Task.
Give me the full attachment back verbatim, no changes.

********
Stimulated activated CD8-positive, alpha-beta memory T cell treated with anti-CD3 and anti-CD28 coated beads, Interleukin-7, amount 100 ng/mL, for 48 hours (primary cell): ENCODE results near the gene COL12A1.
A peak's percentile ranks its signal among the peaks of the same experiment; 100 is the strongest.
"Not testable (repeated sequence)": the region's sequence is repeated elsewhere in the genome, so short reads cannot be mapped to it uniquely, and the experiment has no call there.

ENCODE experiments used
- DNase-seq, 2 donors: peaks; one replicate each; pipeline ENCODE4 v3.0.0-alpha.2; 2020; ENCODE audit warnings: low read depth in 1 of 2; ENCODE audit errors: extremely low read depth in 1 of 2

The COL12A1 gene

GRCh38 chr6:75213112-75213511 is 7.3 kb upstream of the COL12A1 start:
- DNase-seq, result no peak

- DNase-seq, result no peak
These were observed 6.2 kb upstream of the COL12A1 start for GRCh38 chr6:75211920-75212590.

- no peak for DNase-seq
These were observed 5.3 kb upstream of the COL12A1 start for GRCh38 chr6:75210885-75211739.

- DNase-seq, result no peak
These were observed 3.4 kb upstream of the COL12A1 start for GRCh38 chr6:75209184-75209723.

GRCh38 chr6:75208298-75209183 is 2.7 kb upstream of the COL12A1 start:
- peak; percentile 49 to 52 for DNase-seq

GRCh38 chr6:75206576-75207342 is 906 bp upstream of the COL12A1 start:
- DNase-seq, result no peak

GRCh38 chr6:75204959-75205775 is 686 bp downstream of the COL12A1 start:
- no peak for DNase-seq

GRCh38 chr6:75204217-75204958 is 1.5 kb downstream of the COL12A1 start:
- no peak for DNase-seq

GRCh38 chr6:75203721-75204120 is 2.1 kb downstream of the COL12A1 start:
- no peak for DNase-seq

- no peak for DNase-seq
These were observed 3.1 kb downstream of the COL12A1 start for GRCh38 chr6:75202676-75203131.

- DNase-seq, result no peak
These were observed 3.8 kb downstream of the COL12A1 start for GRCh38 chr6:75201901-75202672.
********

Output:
Stimulated activated CD8-positive, alpha-beta memory T cell treated with anti-CD3 and anti-CD28 coated beads, Interleukin-7, amount 100 ng/mL, for 48 hours (primary cell): ENCODE results near the gene COL12A1.
A peak's percentile ranks its signal among the peaks of the same experiment; 100 is the strongest.
"Not testable (repeated sequence)": the region's sequence is repeated elsewhere in the genome, so short reads cannot be mapped to it uniquely, and the experiment has no call there.

ENCODE experiments used
- DNase-seq, 2 donors: peaks; one replicate each; pipeline ENCODE4 v3.0.0-alpha.2; 2020; ENCODE audit warnings: low read depth in 1 of 2; ENCODE audit errors: extremely low read depth in 1 of 2

The COL12A1 gene

GRCh38 chr6:75213112-75213511 is 7.3 kb upstream of the COL12A1 start:
- DNase-seq, result no peak

- DNase-seq, result no peak
These were observed 6.2 kb upstream of the COL12A1 start for GRCh38 chr6:75211920-75212590.

- no peak for DNase-seq
These were observed 5.3 kb upstream of the COL12A1 start for GRCh38 chr6:75210885-75211739.

- DNase-seq, result no peak
These were observed 3.4 kb upstream of the COL12A1 start for GRCh38 chr6:75209184-75209723.

GRCh38 chr6:75208298-75209183 is 2.7 kb upstream of the COL12A1 start:
- peak; percentile 49 to 52 for DNase-seq

GRCh38 chr6:75206576-75207342 is 906 bp upstream of the COL12A1 start:
- DNase-seq, result no peak

GRCh38 chr6:75204959-75205775 is 686 bp downstream of the COL12A1 start:
- no peak for DNase-seq

GRCh38 chr6:75204217-75204958 is 1.5 kb downstream of the COL12A1 start:
- no peak for DNase-seq

GRCh38 chr6:75203721-75204120 is 2.1 kb downstream of the COL12A1 start:
- no peak for DNase-seq

- no peak for DNase-seq
These were observed 3.1 kb downstream of the COL12A1 start for GRCh38 chr6:75202676-75203131.

- DNase-seq, result no peak
These were observed 3.8 kb downstream of the COL12A1 start for GRCh38 chr6:75201901-75202672.